Choosing the Right Fume Hood for Your Laboratory

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Selecting a fume hood can seem intimidating. When working in a laboratory environment, whether it be educational or industrial, it’s not only important to have a properly functioning fume hood at your disposal and a lab worker that knows how to use it, it’s crucial to have the right one for your intended use to ensure the safety of everyone in the lab.  By considering the below questions, it will narrow down the options to choose from and help you make an informed decision.

 

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What application will the hood be used for?

Document what you will be doing inside the fume hood. Remember to include what solvents, chemicals and acids are used, the volume whether heat needs to be applied. This will determine whether you need a ducted or recirculating fume hood. Chemicals such as Perchloric Acid and Hydrofluoric Acid will require specific designs or filters.

 

What size hood is required?

Consider the space you have allocated and make sure it is placed away from doorways and air conditioners – Westlab has 6 standard widths from 2 ft to 6 ft. Also consider the dimensions of the equipment that needs to be housed in the hood. You should allow at least 6in of room behind the sash to create the safest working space. If you are using extra large equipment you may need a floor mounted hood, otherwise a bench mounted hood is most popular.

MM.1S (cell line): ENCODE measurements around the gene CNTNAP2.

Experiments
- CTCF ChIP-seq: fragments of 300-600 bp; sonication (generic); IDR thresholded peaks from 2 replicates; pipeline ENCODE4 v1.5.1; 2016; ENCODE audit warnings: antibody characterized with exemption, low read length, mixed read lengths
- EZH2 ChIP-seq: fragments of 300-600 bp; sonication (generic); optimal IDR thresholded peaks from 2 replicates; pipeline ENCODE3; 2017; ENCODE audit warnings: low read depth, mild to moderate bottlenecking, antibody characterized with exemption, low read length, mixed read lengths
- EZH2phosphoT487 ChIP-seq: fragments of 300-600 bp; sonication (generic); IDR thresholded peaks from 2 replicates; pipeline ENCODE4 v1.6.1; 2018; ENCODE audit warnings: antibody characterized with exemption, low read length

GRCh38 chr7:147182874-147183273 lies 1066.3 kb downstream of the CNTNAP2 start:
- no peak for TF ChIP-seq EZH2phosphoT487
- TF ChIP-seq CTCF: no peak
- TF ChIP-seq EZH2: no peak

Do you require service fixtures or accessories?

Additional parts such as airflow monitors, and laboratory gas, vacuum and cold-water fixtures can be installed to suit the application. Features like these can save on the costs of electricity and increase efficiency in the laboratory.

 

Where is the exhaust fan (blower) located?

Will there be a dedicated exhaust fan for this hood or will it connect to a central system? If connected to a central system; will it be constant volume or variable air volume? Ducted fume hoods use the laboratory’s existing air duct system and can prove to be an expensive venture as preventative maintenance needs to be administered to ensure that nothing clogs or blocks the duct. Ductless fume hoods rely on neutralizing agents and filters to make the dangerous chemicals less harmful. Because a ductless fume hood does not dispense chemicals directly into the environment, it is also thought to be a much more environmentally safe alternative to traditional ducted fume hoods. It also does not generate a great deal of energy, unlike ducted fume hoods. A ductless fume hood will require more maintenance costs in the form of filter changes. However, ductless hoods offer a lot more in terms of mobility since they only require electric power and table space.

 

What accessories are required outside of the fume hood?

Will you be using existing casework to support the hood, or do you need a work surface, trolley or base cabinets? Also ask yourself if ductwork will be needed from the hood to the roof.

 

[Explore Westlab Fume Cabinets]

 

Conclusion

After you have all these questions answered, contact Westlab and we will find the right fume hood for you! Don’t forget, a fume hood is just one part of a whole system. When budgeting for a fume hood, remember to count in the costs for the supporting base cabinet and installation of the duct work and exhaust system. As one of the most important pieces of equipment related to worker safety, using the correct fume hood for your laboratory’s purposes can prove to be a life or death decision – be sure to make it wisely.


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